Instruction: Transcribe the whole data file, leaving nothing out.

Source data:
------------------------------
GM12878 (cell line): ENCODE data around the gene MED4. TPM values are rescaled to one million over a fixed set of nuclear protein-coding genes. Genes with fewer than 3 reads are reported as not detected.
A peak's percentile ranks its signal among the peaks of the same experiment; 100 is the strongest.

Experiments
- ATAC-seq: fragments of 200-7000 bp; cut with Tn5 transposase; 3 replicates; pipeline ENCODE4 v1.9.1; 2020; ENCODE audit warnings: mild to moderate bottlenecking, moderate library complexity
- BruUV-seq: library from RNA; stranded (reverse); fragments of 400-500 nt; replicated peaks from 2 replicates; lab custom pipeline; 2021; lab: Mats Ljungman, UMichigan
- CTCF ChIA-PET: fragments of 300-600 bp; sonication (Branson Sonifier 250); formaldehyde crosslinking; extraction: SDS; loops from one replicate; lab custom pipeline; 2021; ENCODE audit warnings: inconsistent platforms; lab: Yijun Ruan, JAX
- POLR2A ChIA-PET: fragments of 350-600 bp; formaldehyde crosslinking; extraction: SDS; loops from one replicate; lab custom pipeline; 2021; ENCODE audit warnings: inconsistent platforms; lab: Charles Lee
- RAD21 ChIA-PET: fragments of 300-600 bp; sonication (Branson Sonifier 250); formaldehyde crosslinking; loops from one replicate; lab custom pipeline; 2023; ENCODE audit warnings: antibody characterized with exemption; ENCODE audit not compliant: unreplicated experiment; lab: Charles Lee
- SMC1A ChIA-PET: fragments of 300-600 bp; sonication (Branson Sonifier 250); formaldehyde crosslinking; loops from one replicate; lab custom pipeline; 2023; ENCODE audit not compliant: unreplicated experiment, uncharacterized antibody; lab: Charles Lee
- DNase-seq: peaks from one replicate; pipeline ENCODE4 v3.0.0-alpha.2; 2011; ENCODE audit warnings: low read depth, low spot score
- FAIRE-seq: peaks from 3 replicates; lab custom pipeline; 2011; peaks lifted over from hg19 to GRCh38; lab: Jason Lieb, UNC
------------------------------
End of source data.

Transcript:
GM12878 (cell line): ENCODE data around the gene MED4. TPM values are rescaled to one million over a fixed set of nuclear protein-coding genes. Genes with fewer than 3 reads are reported as not detected.
A peak's percentile ranks its signal among the peaks of the same experiment; 100 is the strongest.

Experiments
- ATAC-seq: fragments of 200-7000 bp; cut with Tn5 transposase; 3 replicates; pipeline ENCODE4 v1.9.1; 2020; ENCODE audit warnings: mild to moderate bottlenecking, moderate library complexity
- BruUV-seq: library from RNA; stranded (reverse); fragments of 400-500 nt; replicated peaks from 2 replicates; lab custom pipeline; 2021; lab: Mats Ljungman, UMichigan
- CTCF ChIA-PET: fragments of 300-600 bp; sonication (Branson Sonifier 250); formaldehyde crosslinking; extraction: SDS; loops from one replicate; lab custom pipeline; 2021; ENCODE audit warnings: inconsistent platforms; lab: Yijun Ruan, JAX
- POLR2A ChIA-PET: fragments of 350-600 bp; formaldehyde crosslinking; extraction: SDS; loops from one replicate; lab custom pipeline; 2021; ENCODE audit warnings: inconsistent platforms; lab: Charles Lee
- RAD21 ChIA-PET: fragments of 300-600 bp; sonication (Branson Sonifier 250); formaldehyde crosslinking; loops from one replicate; lab custom pipeline; 2023; ENCODE audit warnings: antibody characterized with exemption; ENCODE audit not compliant: unreplicated experiment; lab: Charles Lee
- SMC1A ChIA-PET: fragments of 300-600 bp; sonication (Branson Sonifier 250); formaldehyde crosslinking; loops from one replicate; lab custom pipeline; 2023; ENCODE audit not compliant: unreplicated experiment, uncharacterized antibody; lab: Charles Lee
- DNase-seq: peaks from one replicate; pipeline ENCODE4 v3.0.0-alpha.2; 2011; ENCODE audit warnings: low read depth, low spot score
- FAIRE-seq: peaks from 3 replicates; lab custom pipeline; 2011; peaks lifted over from hg19 to GRCh38; lab: Jason Lieb, UNC